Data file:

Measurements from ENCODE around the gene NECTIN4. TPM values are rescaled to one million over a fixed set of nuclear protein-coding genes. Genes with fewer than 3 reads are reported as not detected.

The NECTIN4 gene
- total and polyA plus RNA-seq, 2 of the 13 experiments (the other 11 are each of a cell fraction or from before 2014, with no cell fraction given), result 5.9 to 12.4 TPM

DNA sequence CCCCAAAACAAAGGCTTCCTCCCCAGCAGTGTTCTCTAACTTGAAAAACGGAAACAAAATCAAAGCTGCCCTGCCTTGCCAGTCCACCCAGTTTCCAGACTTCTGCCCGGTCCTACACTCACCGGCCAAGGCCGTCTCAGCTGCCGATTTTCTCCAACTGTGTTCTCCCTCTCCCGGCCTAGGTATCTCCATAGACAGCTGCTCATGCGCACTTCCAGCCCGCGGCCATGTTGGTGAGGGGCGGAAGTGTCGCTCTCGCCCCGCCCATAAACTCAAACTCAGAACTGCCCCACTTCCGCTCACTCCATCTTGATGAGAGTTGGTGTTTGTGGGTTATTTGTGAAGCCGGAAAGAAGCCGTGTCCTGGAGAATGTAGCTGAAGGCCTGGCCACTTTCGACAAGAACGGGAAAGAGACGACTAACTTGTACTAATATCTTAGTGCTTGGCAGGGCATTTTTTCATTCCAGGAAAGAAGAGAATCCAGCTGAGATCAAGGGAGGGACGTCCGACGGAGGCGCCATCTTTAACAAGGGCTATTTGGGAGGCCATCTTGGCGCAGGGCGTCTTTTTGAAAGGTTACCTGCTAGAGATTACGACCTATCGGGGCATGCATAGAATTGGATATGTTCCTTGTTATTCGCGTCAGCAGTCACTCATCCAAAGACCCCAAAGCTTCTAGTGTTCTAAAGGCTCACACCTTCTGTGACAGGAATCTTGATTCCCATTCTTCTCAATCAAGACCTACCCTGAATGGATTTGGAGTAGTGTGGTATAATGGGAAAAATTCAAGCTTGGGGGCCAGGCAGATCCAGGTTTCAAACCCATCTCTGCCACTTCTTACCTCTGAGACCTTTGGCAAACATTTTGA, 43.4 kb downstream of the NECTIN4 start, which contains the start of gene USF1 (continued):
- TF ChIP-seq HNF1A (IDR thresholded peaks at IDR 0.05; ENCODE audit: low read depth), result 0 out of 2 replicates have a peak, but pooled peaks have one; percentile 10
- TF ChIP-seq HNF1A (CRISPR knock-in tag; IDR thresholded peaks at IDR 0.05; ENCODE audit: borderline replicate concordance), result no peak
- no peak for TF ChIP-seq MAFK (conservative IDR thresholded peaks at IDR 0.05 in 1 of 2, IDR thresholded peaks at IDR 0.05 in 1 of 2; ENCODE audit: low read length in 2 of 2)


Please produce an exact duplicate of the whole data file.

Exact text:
Measurements from ENCODE around the gene NECTIN4. TPM values are rescaled to one million over a fixed set of nuclear protein-coding genes. Genes with fewer than 3 reads are reported as not detected.

The NECTIN4 gene
- total and polyA plus RNA-seq, 2 of the 13 experiments (the other 11 are each of a cell fraction or from before 2014, with no cell fraction given), result 5.9 to 12.4 TPM

DNA sequence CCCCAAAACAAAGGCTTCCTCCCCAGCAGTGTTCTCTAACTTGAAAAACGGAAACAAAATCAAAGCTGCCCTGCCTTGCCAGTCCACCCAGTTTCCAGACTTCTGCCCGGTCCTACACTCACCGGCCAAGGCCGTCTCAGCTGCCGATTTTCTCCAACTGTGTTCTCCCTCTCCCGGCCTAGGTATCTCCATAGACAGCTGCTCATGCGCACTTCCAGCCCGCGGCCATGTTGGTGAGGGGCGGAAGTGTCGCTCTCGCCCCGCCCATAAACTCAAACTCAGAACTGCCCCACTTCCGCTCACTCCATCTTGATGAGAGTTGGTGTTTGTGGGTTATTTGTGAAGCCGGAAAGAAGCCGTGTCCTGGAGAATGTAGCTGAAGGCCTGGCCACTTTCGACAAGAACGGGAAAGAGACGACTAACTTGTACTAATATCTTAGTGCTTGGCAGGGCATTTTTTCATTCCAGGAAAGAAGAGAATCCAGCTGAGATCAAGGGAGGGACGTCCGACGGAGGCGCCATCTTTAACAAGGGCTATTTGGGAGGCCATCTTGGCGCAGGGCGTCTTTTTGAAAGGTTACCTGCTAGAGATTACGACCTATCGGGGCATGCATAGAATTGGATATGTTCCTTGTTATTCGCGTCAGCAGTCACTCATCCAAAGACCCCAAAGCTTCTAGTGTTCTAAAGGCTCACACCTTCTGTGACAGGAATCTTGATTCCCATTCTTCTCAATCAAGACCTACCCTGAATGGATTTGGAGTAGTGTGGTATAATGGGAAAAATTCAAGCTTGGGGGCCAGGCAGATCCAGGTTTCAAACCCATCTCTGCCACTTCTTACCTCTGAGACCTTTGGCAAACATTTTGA, 43.4 kb downstream of the NECTIN4 start, which contains the start of gene USF1 (continued):
- TF ChIP-seq HNF1A (IDR thresholded peaks at IDR 0.05; ENCODE audit: low read depth), result 0 out of 2 replicates have a peak, but pooled peaks have one; percentile 10
- TF ChIP-seq HNF1A (CRISPR knock-in tag; IDR thresholded peaks at IDR 0.05; ENCODE audit: borderline replicate concordance), result no peak
- no peak for TF ChIP-seq MAFK (conservative IDR thresholded peaks at IDR 0.05 in 1 of 2, IDR thresholded peaks at IDR 0.05 in 1 of 2; ENCODE audit: low read length in 2 of 2)